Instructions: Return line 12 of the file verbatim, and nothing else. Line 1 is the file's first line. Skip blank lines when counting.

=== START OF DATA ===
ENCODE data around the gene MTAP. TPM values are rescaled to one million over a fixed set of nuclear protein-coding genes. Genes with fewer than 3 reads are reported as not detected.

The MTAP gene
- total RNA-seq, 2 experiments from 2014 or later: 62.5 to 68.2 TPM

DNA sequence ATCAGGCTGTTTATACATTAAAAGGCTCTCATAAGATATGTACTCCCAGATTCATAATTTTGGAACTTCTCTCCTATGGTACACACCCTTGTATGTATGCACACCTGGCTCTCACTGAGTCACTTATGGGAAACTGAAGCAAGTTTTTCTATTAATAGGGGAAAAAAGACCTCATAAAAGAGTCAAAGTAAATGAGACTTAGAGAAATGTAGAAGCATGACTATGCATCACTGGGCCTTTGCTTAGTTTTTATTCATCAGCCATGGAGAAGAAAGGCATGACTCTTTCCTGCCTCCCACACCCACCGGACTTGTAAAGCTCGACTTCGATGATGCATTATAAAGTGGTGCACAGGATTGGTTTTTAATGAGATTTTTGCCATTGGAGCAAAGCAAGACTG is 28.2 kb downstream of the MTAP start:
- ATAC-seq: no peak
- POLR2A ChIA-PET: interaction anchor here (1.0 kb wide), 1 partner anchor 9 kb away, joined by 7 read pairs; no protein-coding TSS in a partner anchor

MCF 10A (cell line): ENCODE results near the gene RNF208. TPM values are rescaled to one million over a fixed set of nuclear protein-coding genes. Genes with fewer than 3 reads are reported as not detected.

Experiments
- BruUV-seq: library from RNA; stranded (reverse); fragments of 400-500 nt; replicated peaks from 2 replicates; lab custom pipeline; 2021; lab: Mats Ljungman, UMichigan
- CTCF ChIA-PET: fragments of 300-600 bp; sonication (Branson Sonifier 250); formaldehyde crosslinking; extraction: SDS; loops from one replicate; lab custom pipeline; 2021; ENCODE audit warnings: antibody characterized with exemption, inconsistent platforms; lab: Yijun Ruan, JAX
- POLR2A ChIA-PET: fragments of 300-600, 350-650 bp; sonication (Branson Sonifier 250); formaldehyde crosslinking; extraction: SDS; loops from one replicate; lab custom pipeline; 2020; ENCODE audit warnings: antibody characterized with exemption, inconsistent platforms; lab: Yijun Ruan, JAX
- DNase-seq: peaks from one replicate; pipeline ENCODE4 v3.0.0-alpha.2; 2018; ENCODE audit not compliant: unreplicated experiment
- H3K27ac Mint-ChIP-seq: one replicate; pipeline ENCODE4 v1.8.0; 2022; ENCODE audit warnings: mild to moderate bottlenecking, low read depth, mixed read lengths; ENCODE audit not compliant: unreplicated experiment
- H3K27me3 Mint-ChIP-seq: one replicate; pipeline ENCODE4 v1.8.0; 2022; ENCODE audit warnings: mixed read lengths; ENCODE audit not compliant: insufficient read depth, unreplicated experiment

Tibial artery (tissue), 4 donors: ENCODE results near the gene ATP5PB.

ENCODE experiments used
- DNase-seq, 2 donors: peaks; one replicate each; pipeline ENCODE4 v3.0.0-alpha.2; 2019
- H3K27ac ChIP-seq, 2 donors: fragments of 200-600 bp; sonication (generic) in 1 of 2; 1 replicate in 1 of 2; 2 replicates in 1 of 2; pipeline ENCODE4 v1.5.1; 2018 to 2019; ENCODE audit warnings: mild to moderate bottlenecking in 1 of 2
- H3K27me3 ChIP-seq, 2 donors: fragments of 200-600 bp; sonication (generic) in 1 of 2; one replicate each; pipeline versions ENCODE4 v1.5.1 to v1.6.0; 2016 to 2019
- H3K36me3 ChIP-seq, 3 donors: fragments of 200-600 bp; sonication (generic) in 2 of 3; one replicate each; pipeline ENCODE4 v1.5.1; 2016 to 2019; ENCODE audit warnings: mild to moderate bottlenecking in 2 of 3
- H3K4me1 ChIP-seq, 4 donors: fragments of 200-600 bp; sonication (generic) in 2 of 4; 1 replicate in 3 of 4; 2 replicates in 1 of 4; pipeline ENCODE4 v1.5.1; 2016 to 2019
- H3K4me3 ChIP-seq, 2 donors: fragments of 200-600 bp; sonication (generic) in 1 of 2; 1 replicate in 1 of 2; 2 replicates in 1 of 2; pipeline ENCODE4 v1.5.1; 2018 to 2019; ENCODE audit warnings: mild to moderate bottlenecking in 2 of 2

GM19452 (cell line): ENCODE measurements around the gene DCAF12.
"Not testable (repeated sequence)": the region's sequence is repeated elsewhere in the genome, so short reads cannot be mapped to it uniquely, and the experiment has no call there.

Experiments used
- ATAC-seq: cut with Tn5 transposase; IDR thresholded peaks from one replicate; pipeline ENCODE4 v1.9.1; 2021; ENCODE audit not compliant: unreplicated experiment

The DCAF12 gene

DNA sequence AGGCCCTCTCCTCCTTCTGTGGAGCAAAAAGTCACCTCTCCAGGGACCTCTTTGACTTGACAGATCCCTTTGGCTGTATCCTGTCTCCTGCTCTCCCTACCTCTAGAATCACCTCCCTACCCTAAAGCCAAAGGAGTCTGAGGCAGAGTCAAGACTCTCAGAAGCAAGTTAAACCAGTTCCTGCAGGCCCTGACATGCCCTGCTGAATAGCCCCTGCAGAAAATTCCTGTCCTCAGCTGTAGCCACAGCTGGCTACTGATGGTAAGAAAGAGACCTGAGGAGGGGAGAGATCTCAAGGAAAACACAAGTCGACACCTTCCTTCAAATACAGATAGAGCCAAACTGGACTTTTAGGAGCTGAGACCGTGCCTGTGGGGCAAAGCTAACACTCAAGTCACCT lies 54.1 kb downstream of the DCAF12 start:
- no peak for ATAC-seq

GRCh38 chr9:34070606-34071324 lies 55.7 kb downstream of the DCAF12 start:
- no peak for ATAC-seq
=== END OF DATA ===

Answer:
- DNase-seq: peaks from one replicate; pipeline ENCODE4 v3.0.0-alpha.2; 2018; ENCODE audit not compliant: unreplicated experiment